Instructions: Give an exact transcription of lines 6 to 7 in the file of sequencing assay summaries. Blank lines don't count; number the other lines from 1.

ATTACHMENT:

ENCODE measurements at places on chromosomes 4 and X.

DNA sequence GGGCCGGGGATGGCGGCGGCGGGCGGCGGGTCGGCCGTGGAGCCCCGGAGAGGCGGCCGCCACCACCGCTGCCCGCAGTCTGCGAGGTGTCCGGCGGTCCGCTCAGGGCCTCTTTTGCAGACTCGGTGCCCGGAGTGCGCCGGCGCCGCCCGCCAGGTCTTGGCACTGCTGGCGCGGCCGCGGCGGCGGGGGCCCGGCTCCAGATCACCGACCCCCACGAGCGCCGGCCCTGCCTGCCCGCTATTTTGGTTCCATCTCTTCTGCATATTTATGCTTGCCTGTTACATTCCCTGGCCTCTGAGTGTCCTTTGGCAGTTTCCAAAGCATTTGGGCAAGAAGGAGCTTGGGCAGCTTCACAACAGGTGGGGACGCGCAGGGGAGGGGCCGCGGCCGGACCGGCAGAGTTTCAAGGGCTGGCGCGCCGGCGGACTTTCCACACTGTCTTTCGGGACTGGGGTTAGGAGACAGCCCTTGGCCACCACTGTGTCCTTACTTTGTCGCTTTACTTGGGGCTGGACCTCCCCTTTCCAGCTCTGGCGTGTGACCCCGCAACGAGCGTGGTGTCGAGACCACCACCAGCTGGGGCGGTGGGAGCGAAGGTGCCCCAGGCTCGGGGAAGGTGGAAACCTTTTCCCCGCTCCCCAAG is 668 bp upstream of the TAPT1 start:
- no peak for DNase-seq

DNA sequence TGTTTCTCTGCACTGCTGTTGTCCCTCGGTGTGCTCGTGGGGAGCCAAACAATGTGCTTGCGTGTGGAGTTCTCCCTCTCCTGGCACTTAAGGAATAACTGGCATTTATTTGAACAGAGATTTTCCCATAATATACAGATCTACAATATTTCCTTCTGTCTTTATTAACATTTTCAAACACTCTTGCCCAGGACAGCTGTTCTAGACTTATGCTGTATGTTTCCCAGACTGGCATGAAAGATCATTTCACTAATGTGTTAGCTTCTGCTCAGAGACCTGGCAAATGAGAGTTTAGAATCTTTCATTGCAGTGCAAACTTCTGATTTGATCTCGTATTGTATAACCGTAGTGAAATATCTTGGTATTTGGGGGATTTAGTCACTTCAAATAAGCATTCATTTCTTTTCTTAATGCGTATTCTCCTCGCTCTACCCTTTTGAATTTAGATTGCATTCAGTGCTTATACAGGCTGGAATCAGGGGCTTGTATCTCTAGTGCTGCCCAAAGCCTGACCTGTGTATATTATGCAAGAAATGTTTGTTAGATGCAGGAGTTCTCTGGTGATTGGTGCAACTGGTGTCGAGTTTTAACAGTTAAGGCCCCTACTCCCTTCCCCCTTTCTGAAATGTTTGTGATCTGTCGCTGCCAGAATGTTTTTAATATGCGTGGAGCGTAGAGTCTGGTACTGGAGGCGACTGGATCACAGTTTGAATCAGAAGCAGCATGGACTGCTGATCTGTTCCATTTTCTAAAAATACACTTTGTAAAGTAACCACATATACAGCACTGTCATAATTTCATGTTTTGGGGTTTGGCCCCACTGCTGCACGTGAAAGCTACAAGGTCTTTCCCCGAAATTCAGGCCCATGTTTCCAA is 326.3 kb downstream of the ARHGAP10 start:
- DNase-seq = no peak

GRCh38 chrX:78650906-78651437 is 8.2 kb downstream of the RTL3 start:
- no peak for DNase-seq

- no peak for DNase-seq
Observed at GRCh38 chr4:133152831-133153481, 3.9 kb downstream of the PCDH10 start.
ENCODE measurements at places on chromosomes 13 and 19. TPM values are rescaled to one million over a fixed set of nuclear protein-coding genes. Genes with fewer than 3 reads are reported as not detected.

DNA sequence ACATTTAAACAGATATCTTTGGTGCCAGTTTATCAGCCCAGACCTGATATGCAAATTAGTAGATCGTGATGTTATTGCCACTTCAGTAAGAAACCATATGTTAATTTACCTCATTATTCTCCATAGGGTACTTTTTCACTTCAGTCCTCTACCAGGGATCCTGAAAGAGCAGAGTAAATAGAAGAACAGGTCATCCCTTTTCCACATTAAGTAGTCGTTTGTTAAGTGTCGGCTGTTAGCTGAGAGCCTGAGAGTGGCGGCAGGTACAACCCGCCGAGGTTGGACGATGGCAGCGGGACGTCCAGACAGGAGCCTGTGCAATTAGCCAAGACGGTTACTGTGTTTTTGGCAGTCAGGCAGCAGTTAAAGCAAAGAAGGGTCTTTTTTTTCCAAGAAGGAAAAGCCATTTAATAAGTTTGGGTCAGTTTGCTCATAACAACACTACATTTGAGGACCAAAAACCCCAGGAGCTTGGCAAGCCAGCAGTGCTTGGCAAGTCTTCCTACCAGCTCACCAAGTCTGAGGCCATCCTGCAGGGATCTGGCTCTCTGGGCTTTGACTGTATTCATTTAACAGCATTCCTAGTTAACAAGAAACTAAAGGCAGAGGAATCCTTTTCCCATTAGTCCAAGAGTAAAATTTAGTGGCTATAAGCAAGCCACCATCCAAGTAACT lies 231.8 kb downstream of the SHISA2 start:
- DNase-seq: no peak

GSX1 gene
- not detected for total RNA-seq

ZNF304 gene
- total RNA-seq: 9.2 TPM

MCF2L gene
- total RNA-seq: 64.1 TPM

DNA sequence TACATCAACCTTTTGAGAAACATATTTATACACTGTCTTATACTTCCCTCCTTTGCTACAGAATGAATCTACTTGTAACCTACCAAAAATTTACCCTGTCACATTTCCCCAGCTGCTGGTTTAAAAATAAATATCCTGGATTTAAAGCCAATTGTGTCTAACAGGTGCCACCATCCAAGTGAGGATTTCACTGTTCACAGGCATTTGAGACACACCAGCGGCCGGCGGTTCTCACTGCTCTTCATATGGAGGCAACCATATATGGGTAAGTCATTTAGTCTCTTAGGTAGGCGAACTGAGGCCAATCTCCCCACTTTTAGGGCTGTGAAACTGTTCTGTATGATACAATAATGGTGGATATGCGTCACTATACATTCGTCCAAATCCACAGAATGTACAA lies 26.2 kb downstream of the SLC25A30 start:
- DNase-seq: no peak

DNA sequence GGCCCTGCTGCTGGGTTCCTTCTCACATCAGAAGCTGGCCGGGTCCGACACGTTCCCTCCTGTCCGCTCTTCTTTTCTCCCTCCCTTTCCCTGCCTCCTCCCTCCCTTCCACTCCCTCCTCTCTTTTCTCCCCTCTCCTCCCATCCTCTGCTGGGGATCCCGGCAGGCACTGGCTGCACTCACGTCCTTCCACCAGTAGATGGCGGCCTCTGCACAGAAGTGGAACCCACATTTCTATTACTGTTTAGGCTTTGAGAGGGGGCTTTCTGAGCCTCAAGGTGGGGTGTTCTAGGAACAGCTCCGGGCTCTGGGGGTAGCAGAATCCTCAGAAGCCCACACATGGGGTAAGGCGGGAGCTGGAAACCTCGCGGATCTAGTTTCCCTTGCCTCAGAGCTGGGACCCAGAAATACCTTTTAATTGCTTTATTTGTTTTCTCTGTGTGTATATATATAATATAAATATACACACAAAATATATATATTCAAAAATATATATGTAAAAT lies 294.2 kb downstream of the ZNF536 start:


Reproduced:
GRCh38 chrX:78650906-78651437 is 8.2 kb downstream of the RTL3 start:
- no peak for DNase-seq